That Uher Royal de Luxe, at the time their top model, cleanly took me from 1970 to 1981, when I purchased a Philips N4520, a 60 lbs behemoth. It was a rather advanced machine at the time, Philips' top of the line model, with many nice things built in - wind speed control, bias adjustment, 3 speeds (9.5, 19 and 38 cm/s, top speed with selectable NAB or IEC eq.), automatic electronic tape tension, 2.3 kg (5 lbs) flywheer, rubber belt drive, quartz locked, digital counter, the works. I really loved that machine, and it took me all the way to 1998, when I finally gave up on open reel tape.

In the meanwhile, a friend purchased a big Sony machine, I think the model was 765 or some such, and I have to say it - it had a superb sound, in my view better than Revox of old, but not having heard the current model 99 at that time, I can't compare them.

I have also heard a few machines I think sounded better than Revox, most notably from Germany, in shape and form of ASC 6004, and whatever anyone says, Grundig's TS1000 was another superb machine.

My biggest letodown ever regarding open reel was the gigantic Technics 1500 US machine. Imposing is an understatement, looks like a cool million, but I felt its sound was on the cold side. Admittedly, there was just that one sample, and one swallow doth not a spring make.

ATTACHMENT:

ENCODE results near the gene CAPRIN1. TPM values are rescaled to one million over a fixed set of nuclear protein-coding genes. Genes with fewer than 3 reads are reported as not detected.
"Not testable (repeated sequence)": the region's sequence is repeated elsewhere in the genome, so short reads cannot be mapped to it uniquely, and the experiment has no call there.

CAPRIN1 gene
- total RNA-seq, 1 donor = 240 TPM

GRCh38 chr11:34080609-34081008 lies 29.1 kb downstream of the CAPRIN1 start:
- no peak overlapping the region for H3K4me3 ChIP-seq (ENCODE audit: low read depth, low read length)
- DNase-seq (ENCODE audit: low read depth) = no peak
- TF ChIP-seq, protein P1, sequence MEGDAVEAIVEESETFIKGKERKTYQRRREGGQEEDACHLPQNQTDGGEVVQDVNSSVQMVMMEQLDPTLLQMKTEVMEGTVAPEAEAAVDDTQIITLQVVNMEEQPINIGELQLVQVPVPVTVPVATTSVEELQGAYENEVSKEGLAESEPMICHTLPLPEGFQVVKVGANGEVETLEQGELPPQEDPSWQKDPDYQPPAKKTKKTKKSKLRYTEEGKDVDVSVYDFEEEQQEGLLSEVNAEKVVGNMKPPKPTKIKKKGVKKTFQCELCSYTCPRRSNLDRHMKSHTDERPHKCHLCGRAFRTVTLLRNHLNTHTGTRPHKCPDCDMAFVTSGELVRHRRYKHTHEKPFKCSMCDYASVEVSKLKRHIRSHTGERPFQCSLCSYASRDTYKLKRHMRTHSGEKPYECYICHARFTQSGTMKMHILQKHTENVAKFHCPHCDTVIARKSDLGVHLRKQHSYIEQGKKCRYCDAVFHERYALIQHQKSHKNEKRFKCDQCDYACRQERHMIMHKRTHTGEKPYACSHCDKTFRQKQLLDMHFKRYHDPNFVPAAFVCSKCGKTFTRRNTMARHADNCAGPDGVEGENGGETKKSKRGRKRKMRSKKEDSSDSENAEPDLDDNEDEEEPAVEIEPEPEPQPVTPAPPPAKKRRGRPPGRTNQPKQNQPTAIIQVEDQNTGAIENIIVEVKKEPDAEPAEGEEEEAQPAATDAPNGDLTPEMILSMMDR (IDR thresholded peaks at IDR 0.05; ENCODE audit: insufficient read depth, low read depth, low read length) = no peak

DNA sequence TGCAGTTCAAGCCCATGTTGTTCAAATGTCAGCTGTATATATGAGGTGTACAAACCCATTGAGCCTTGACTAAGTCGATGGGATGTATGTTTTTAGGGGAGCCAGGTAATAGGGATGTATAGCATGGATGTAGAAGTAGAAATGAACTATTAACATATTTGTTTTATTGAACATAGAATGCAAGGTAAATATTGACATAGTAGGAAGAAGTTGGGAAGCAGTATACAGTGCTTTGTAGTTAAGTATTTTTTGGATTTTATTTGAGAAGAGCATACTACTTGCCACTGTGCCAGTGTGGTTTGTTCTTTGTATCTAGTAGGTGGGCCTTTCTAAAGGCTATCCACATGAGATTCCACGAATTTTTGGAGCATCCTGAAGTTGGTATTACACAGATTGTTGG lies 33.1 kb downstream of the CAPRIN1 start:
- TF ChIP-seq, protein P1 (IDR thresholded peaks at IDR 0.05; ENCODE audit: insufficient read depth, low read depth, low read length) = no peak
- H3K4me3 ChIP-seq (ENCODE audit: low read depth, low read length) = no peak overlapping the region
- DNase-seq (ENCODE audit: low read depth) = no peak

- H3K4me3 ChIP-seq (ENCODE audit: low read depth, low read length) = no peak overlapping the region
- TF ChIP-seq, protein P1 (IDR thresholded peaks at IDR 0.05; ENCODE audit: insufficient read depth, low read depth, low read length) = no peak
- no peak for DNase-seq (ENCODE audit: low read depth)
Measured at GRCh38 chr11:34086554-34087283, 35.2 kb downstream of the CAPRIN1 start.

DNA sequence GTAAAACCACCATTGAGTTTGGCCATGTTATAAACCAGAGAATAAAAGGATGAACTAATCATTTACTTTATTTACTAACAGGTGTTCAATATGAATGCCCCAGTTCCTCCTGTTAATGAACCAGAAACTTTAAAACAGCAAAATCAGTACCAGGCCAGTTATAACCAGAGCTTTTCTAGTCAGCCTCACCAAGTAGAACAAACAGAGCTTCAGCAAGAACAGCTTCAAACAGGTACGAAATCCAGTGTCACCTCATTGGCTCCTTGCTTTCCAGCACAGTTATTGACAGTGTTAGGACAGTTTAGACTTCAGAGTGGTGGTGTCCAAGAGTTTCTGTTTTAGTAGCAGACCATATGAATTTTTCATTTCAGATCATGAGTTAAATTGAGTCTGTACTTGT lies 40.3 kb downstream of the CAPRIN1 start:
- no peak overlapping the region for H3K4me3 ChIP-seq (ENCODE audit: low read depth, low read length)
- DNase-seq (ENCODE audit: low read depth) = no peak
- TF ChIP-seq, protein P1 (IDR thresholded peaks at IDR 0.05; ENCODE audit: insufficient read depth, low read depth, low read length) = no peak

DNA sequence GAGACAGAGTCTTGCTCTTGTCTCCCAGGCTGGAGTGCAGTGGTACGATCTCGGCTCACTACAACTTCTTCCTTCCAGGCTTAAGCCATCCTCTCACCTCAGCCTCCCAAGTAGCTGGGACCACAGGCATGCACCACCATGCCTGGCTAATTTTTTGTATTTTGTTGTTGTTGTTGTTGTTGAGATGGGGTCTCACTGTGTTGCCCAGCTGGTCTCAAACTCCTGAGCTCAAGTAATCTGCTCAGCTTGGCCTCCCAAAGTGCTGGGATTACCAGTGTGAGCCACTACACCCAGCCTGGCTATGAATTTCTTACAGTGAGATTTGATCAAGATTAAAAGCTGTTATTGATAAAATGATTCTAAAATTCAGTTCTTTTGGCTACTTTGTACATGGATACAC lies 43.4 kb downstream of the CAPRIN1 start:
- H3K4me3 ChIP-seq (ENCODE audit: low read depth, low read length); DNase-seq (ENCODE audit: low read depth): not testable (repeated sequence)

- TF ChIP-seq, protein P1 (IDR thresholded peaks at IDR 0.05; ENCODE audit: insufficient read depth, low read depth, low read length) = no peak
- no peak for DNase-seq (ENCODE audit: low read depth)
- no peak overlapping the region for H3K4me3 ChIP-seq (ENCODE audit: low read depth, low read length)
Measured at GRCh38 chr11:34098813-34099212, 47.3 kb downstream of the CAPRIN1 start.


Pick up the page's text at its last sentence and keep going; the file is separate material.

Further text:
Regarding John's note that he designed some new electronics for the Studers, I must say that's no news to me, I did read somewhere about it. And while everybody around me said those Gringos are crazy, I remained silent because I saw the logic of it. There never was, or will be, any piece of equipment you cannot improve upon.

I swapped the recording and playback electronics boards in my Philips (thank God, it was very modular!) with the same, but with metal film 1% resistors instead of classic carbon 5% ones, with as tightly matched transistors as I could do at the time, and it did sound a little bit better - nothing drastic, but enough to be heard. And I just swapped - designing anew is whole new ball game, with far more opportunities.

Come to think of it, Nagra is the ONLY tape machine I have never ever read of anyone improving upon. Although, admittedly, it is a special purpose machine, with really only one competitor also from Switzerland, Stellavox.